Last week I attended a summit which launched the new, multi-agency, ‘public health duty’, to help spot the warning signs that a young person could be in danger; whether that’s arriving at A&E with suspicious injuries, or worrying behavior at school or issues at home.

Attendees from law enforcement agencies, health, education and the voluntary sector heard heartbreaking and humbling stories from young people with experience of living in communities impacted by serious violence.

We also heard first-hand about the work that many do through faith groups, charities or just as individuals to tackle the issue. The passion on display was truly inspiring to see.

I sent a letter of thanks to Victoria Atkins MP for inviting me to the roundtable to represent Co-op and our millions of members, setting out how committed we are about making a difference and sharing the work we’re doing as part of our Safer colleagues, Safer Communities campaign.

We have a role to play

I feel very strongly that businesses have a role to play and real contribution to make in helping give these young people different choices.

We have assets –professional skills, employment opportunities and suppliers we work with – which can do more than just make us a successful business, they can help our communities become stronger.

It’s clear from the £10m in funding we’ve provided through our Local Community Fund to 4,000 local projects working with young people, the partnership we’re just starting with the Damilola Taylor Trust and the hundreds of young people who join us as apprentices each year that as a business, we can make a real difference.

I came away from the roundtable inspired and even more determined for Co-op to live up to our heritage by working with others so we can help make a difference in the communities we serve.

The Government has our full support to tackle this issue and we’re keen to explore ways where Co-op can act as catalyst to bring other businesses together, so we can use all our assets and really help individuals and communities.

Chris Whitfield
Chief Operating Officer, Retail

Join the conversation! 11 Comments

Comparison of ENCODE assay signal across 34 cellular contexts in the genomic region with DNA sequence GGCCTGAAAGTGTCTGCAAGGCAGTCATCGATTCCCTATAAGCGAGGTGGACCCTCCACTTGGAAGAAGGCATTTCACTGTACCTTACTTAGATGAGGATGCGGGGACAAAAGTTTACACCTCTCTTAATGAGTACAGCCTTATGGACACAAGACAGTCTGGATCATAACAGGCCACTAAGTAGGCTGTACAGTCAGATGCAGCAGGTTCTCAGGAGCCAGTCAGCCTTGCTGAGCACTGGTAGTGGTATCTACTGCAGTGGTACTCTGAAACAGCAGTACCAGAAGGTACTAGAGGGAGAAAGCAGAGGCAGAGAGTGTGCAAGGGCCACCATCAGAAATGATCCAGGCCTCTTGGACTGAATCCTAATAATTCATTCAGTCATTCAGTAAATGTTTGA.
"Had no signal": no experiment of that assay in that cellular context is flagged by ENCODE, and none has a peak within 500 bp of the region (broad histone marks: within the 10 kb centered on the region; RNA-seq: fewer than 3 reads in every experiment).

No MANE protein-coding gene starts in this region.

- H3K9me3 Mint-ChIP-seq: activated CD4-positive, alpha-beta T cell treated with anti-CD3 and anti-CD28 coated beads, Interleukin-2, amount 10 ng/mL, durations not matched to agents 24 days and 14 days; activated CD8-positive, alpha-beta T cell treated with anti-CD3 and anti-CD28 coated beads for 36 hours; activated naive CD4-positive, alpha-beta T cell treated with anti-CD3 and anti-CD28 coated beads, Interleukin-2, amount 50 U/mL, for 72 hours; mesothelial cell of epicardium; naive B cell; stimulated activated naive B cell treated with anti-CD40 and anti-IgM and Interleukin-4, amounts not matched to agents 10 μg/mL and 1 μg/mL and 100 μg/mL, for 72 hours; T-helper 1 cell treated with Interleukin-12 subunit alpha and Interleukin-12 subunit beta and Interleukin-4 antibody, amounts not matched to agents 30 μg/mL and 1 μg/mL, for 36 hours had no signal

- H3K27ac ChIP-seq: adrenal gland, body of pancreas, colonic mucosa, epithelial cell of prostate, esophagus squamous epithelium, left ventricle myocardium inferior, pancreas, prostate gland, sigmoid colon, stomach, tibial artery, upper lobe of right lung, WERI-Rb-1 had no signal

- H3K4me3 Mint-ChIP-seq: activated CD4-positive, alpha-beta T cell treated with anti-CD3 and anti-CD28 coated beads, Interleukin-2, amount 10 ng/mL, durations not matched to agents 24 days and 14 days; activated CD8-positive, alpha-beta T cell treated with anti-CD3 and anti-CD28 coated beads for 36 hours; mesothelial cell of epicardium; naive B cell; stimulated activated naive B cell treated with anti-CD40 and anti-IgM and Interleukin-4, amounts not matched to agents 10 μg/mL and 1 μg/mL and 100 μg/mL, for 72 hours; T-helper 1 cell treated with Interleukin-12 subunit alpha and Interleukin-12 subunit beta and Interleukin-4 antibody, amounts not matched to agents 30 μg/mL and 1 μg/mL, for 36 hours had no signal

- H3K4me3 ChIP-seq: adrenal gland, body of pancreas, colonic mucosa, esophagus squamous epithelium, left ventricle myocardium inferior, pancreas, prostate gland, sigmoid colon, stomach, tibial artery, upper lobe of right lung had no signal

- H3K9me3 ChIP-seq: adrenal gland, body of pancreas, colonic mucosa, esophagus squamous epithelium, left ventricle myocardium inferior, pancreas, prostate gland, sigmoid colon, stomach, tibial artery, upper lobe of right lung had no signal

1. It’s great to be involved with an organisation that supports something so important.

    Serious youth violence is closer to home than most realise. It’s in all areas of the country and from all backgrounds (not just the stereotypical youth we think). Much of the violence is drug related. Many youths are involved purely through peer pressure.

    A recent local incident resulting in the death of a youth made me realise just how close to my home (and obviously my children) serious violence is. It’s not just the youths involved it’s all the families (parents, siblings, grandparents, friends, etc) that are affected by one incident.

    Anything we can do to reduce violence is great, especially if it means saving youths from injury, prison or worse.

  2. It’s great to be part of this coop , forward thinking and back to campaigning and cooperating for what matters in the Uk

  3. Great work from our Coop Leaders championing young people and supporting local communities. Proud to be part of the Safer Colleagues Safer Communities Programme.

  4. We’ve got a campaigns and policies director who had a lot of success on Modern Slavery.

    Could he not get involved in this on an ongoing basis ?

    As chief operating officer I’m sure you’ve got a lot to do running the Co-op!

    • Thank you for the kind comments on the success of the modern slavery campaign which has been vey much a team effort right across our Co-op although my team in Campaigns and Public Affairs and I have led the campaign.

      Part of our job is – as our name suggests – to lead the Co-op’s campaigns and that is what we do whether be slavery, loneliness or, here, Safer Colleagues Safer Communities and you can be assured we are very much involved in this campaign.